The censured was eventually overturned however and on the ‘Day of Protest’, eighty students in academic gowns handed out pamphlets in the streets. It was reported that Hobartians generally accepted them, though some “vocal intolerants” used bad language, and the SRC reported with pride that the Tasmanian protest was the most orderly in Australia. During the protest eight members of the Club handed out pro-war leaflets while also dressed in their academic gowns.

The pro-war leaflets distributed by the Club on the NUAUS national 'Day of Action' - 6th October 1966

Life Member and fomer President, Senator Eric Abetz flyer for the SRC elections - 1980

Life Member and fomer President, Senator Eric Abetz flyer for the SRC elections - 1980

Resurgence on campus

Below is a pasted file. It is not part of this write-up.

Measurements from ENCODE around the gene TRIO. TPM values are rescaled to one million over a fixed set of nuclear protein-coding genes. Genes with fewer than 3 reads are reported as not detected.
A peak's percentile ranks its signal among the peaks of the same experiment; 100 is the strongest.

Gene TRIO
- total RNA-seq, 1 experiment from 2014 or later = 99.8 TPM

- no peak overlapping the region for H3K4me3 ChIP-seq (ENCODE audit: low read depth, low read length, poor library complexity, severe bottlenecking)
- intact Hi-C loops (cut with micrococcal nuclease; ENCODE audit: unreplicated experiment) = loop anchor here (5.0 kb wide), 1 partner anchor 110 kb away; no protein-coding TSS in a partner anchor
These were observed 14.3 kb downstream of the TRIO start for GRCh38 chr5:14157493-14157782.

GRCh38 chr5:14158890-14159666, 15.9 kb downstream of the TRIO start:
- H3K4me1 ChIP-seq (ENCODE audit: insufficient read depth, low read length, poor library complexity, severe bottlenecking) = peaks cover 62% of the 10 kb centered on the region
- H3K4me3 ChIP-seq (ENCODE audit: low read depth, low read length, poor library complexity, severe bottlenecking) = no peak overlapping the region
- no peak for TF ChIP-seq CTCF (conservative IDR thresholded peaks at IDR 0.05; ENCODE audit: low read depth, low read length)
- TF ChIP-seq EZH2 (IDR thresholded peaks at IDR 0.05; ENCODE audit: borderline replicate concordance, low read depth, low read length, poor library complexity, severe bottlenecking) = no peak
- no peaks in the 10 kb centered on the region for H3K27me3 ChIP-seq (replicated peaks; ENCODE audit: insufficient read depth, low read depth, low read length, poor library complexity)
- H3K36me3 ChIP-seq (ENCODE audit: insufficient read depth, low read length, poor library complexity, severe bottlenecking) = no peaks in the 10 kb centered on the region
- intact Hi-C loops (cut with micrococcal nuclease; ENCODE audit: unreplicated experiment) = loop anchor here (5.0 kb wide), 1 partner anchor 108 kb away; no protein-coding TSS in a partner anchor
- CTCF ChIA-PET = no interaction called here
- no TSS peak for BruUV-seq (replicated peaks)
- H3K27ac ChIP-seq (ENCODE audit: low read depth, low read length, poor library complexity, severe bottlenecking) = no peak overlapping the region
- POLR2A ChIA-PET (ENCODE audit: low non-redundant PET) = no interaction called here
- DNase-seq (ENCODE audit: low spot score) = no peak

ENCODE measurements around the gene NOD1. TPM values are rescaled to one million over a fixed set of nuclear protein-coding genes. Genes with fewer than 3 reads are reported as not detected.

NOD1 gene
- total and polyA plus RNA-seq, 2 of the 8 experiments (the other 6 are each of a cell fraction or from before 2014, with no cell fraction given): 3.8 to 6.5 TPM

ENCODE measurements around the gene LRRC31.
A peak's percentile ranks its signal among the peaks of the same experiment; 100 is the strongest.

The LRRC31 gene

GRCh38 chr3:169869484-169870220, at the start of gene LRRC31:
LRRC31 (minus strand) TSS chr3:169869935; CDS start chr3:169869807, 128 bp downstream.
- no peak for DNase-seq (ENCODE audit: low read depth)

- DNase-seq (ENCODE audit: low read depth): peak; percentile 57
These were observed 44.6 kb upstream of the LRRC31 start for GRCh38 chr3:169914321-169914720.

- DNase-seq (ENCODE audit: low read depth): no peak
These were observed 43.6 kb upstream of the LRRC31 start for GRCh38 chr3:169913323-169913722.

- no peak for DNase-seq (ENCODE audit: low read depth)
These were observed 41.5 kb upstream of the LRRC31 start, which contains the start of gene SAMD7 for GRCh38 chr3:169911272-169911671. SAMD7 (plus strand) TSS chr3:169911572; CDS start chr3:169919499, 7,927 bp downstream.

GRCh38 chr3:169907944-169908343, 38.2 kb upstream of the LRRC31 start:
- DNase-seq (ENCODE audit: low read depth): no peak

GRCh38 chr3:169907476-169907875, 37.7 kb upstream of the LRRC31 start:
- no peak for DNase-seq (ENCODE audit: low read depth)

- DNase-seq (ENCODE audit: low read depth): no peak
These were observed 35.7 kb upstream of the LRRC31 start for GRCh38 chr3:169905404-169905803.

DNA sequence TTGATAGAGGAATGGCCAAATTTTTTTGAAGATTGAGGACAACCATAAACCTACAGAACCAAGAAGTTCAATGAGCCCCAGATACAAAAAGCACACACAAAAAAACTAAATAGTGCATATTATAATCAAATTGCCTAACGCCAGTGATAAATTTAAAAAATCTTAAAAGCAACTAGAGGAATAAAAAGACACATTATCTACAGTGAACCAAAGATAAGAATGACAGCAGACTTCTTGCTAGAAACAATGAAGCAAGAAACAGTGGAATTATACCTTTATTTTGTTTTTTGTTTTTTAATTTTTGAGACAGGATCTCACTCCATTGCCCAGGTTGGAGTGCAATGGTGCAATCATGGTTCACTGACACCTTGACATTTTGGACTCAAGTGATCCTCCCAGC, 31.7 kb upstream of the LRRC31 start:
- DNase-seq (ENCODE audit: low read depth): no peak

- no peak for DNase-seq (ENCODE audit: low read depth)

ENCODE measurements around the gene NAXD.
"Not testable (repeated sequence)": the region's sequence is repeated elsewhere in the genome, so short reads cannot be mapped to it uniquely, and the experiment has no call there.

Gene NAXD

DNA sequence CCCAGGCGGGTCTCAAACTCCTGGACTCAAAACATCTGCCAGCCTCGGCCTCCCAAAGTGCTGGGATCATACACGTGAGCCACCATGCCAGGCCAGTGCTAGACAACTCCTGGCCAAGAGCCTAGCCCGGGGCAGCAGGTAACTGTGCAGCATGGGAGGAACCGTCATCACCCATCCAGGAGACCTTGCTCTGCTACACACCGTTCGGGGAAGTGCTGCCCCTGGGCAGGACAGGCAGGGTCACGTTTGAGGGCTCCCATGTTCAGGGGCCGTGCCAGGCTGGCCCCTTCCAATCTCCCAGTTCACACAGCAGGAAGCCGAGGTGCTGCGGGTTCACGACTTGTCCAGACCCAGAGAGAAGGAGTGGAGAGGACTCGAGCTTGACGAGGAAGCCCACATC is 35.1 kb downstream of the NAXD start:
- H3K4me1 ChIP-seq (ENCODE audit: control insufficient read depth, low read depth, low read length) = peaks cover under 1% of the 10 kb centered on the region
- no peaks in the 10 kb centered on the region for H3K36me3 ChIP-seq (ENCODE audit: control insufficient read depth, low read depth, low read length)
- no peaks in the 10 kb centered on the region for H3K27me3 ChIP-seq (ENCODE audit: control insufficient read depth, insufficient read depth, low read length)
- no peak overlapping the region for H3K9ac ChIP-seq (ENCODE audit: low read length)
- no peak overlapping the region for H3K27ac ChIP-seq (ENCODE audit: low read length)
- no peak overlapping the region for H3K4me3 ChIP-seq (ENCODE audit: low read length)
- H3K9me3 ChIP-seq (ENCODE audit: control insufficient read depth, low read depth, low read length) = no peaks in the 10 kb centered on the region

The late 1970s brought change again for Liberals on campus. A newcomer to the club Arts/Law student Eric Abetz helped bring about a resurgence in the continued fight against compulsory union membership. With Eric as spokesman, the Liberals came back into prominence in these years. “The Liberals wanted to identify with what they believed in, and being soft on lefties didn't make them want to be involved”, he said. His support base was the Liberals themselves, the Christian Union, Catholic students, and the colleges, where “the students were young and red-blooded, and they didn't take kindly to left wing propaganda. They were relatively easy to mobilise. If I talked about the referendum or the election, I needed 50% plus one of about 20% of students. So if I could command 10% support on campus, I'd win". Eric was quoted as explaining.

Labor students were not happy about this, and reprimanded Eric when they could, several times for "scurrilous publicity seeking". Eventually, he was sent before the Discipline Committee for having brought the Union into disrepute, by saying the SRC used gutter tactics. It was the first time for years that the Discipline Committee had sat, and it contained an SRC member who had seconded the motion that Eric be disciplined. Eric attacked this, and also "got stuck into them on the issue of free speech", the case was dismissed.

Voluntary student unionism